Instead, the Trump proposal is a budget that’s heavy on certain core government issues — you know, constitutionally enumerated powers such as defense and immigration. As previously noted, Trump calls for a $54 billion increase earmarked for defense spending and billions set aside for border security and combating illegal immigration. Office of Management and Budget director Mick Mulvaney was tasked with producing a budget “that emphasizes national security and public safety,” and the OMB head has delivered.
It goes without saying that major media outlets, which still buy ink by the barrel, have gone off the rails with angst regarding the Trump budget blueprint — in particular, the aforementioned Washington Post, which caters to the bureaucrats who may soon find themselves in the position of seeking an honest living in the private sector.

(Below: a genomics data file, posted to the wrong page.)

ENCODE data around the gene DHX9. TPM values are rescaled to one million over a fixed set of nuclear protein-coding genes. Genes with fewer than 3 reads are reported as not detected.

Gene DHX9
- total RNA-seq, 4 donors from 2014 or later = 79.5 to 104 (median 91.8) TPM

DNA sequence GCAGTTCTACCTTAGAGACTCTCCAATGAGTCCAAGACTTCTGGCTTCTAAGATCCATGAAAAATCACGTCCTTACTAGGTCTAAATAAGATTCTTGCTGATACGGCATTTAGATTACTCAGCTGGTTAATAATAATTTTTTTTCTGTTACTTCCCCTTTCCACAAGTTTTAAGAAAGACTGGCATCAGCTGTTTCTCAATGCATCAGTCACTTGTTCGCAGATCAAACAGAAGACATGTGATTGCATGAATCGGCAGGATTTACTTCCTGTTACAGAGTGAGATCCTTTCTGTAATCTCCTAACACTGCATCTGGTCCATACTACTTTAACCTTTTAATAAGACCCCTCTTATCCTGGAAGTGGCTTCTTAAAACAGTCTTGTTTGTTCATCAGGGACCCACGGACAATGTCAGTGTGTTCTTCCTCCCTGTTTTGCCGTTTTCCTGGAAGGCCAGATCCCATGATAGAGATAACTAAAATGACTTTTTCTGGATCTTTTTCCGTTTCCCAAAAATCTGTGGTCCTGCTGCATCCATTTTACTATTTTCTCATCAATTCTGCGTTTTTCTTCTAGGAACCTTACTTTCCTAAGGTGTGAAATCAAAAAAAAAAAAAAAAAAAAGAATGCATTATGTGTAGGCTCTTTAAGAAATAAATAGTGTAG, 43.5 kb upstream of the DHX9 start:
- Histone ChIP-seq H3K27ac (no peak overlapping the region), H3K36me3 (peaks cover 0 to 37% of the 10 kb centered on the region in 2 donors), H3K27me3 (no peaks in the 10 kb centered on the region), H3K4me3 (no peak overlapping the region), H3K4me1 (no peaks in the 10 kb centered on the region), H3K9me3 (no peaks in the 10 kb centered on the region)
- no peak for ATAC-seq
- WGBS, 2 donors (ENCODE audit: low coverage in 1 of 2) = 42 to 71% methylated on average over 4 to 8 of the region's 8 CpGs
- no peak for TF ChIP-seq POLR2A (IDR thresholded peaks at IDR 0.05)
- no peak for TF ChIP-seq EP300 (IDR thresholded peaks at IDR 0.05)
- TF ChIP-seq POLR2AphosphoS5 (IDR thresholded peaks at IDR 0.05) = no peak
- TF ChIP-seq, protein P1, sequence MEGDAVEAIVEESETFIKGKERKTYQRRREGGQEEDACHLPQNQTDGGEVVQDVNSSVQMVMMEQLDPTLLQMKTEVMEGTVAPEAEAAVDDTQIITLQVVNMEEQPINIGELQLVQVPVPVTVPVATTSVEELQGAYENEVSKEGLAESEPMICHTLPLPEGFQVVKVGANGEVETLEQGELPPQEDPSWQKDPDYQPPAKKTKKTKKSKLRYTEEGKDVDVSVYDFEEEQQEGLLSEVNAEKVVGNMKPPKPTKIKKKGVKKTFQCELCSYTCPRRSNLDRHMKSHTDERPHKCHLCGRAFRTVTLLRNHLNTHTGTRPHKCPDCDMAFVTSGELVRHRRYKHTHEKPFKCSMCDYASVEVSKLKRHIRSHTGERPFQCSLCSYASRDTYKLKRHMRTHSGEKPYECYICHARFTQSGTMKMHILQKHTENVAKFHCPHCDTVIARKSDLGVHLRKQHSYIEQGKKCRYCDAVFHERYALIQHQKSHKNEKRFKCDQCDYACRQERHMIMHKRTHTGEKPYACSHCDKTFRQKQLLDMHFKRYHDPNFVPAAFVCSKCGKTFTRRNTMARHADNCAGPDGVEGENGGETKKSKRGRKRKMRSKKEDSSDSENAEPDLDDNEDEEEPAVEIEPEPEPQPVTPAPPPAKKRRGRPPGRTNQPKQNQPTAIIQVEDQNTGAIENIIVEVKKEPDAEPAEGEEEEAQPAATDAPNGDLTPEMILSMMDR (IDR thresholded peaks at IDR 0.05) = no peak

But the Post and other media outlets aren’t writing to deliver the facts about the budget; they’re writing to warn Congress about derailing the gravy train that’s in place. Why else would these relatively modest cuts in the grand scheme of a $4 trillion budget be compared to the plans Ronald Reagan had when he first took office? (All we’re missing is Tip O'Neill and his fellow Democrats vowing the budget will be “dead on arrival” in Congress.)
But when a candidate runs on a platform that puts America first, it should surprise no one that defense wins out over foreign aid. Thus, the State Department is subject to a 28% cut. Trump wants to put $1.5 billion into a down payment on a border wall as well, along with funding additional judges to deal with deportations. While the Department of Education as a whole will be leaner to the tune of $9 billion, Trump allocates an extra $1.4 billion to school choice programs.